While this facility hardly care about the state of living of this captive creatures there are residents who deemed it best to report the matter.
A trip to the zoo never sounds like a mundane plan, especially for kids. They love exploring different species of animals which they had only seen in their textbooks until now. However, no one's satisfied with just one visit, as a result, this zoological home of animals attracts a lot of tourists irrespective of the place they are situated in. While we have our fair share of fun during the trip have you ever wondered what really happens to these creatures once the sunlight faded away and the darkness of the night creeps in?
How happy are these animals who are confined in cages and behind bars? Sadly, these amusing creatures are deprived of the wild lifestyle they were actually meant to lead. A zoo in Thailand recently found itself at the receiving end of criticism when people discovered how they kept the animals locked up in dark spaces day in and day out according to The Dodo. Regardless of the strength and size of these desperate animals, they have to lead a life of solitude in their dark cages. From orangutans and chimps to elephants and tigers, every single one of them was treated the same.
Samut Prakarn Crocodile Farm and Zoo in Thailand is the facility which has made it's residing animals' life a dismal reality they cannot escape. Judging by the submissive behavior of these animals the outlet deduced that creatures might never have experienced life in the wild. They go as far as to say that most of them might have been born in a roadside zoo or near a spot which attracts a lot of tourists who in turn must have sold them to these facilities.
Speaking about the Samut Prakarn Crocodile Farm and Zoo specifically, numerous people have reported the atrocious conditions in which thousands of captive animals have been kept. Unable to bear the sight of their deplorable state some concerned residents decided to reach out to Wildlife Friends Foundation Thailand (WFFT). Founded in 2001 by Edwin Wiek this organization aims "to rescue captive wild animals and rehabilitate them as far as is feasible, allowing them to live the rest of their lives in a safe environment, as close to nature as possible and providing them with the best care possible."
After being intimated about the awful state of these animals, Wiek and his team arrived on the scene and inspected the zoo while carefully examining the elephants. After a thorough check-up, Wiek's team of professionals instructed the facility to provide the animals with food of superior quality. They also directed them to reduce the ride activities of elephants who were suffering from digestive issues. Now, it's been a year since these instructions were given but sadly very little has changed.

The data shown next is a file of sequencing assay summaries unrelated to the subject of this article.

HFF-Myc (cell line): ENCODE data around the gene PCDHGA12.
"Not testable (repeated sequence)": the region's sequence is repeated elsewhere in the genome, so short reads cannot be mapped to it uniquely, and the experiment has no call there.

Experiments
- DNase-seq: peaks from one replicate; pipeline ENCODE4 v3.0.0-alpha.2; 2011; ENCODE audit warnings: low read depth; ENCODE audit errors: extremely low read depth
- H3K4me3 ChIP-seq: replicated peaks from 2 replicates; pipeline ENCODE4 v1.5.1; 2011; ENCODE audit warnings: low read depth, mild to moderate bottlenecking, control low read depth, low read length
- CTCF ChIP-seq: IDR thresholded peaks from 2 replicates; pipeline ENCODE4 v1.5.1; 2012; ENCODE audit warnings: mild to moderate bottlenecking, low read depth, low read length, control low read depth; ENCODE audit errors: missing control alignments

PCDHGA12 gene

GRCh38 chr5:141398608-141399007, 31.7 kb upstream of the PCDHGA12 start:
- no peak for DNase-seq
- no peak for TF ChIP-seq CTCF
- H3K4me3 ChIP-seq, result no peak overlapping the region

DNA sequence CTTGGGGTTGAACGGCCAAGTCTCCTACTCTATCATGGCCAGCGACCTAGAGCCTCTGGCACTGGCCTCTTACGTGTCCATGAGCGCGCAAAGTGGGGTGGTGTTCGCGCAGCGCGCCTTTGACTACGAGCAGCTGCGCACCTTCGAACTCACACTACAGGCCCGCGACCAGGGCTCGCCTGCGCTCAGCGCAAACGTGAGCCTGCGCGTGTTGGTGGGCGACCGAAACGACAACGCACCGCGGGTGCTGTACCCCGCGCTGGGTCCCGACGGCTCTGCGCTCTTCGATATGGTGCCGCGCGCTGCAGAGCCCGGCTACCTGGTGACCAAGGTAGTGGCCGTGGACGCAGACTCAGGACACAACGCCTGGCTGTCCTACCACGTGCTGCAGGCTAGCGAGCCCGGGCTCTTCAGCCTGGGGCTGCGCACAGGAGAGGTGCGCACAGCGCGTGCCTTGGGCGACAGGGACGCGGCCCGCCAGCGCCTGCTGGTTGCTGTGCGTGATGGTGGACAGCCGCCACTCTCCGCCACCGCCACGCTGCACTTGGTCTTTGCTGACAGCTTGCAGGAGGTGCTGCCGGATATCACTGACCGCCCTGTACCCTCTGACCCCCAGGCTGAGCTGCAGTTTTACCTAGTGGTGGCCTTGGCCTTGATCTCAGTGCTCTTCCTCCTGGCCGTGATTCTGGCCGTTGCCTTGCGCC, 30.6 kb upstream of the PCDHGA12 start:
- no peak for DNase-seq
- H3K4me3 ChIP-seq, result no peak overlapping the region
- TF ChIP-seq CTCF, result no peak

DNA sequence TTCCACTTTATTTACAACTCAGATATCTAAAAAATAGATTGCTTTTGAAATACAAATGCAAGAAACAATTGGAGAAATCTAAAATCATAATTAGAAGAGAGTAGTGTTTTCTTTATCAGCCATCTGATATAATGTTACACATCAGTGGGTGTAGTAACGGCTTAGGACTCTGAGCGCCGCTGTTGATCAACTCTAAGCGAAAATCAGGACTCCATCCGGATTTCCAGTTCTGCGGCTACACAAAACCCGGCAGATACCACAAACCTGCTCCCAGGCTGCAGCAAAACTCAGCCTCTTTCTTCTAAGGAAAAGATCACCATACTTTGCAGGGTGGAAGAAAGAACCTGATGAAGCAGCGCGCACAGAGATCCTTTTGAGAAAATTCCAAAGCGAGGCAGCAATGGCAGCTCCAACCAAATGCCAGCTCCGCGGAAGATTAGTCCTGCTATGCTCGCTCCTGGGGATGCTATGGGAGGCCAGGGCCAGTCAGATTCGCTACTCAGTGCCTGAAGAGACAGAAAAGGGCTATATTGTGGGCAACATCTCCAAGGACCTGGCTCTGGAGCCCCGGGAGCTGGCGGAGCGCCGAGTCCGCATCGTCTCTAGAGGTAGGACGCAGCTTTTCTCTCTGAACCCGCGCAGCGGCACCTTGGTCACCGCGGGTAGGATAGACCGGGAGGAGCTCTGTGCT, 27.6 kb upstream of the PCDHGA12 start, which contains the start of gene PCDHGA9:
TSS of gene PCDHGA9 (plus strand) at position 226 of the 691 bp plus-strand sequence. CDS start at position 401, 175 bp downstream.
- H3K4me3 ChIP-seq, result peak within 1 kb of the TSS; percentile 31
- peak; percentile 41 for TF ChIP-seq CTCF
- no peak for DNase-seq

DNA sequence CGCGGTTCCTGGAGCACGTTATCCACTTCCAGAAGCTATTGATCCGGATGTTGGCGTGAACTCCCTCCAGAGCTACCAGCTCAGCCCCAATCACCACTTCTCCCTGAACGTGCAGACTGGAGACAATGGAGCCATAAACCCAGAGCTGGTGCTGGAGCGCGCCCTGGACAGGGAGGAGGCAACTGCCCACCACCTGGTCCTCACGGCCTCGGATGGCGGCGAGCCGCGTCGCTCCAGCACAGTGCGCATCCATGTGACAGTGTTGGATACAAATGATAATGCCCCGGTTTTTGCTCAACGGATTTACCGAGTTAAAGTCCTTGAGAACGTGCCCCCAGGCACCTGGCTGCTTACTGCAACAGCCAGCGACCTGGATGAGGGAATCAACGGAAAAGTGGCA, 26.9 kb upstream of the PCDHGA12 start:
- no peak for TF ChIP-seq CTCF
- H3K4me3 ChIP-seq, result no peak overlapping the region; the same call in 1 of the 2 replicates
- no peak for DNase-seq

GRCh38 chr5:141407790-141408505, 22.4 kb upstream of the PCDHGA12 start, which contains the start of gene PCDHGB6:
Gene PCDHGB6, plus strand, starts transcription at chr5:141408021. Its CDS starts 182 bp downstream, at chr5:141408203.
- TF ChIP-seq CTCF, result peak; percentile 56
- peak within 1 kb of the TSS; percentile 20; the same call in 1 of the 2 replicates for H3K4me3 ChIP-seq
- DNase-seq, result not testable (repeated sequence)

Reporting an update the WFFT team said in a statement, "Sadly it is not only the elephants that suffer in this old-fashioned run-down zoo on the outskirts of Bangkok — the welfare standards of all animals housed there are terrible." Explaining how these animals arrive at this captivity they said, "These animals are legally traded throughout their long lives and in some instances sold to many different owners." That is not the end. Elephants aren't the only animals who have been treated this way.
The park attracts a lot of tourists due to the tigers residing in their facility. Here the tigers aren't free to roam around in an enclosed area but are chained in a corner so that visitors can take a picture with these majestic animals. The outlet adds how it's common for these installations to drug the huge felines to make them drowsy and easy to handle. This is what makes these ferocious creatures docile and selfie-friendly which is totally against their nature. WFFT's team is now working towards making a positive impact on this huge case they have taken up.
"We are monitoring this situation closely and hope that something will be done," the Foundation said. "We will continue to campaign and fight for animals that languish in tourist attractions around Thailand." Thailand houses the highest number of captive elephants in the world which is the direct result of the availability of 200 elephant tourist camps or zoos. But organizations like WFFT are trying their best to change the scenario of these captive animals who are meant to live a life of complete freedom.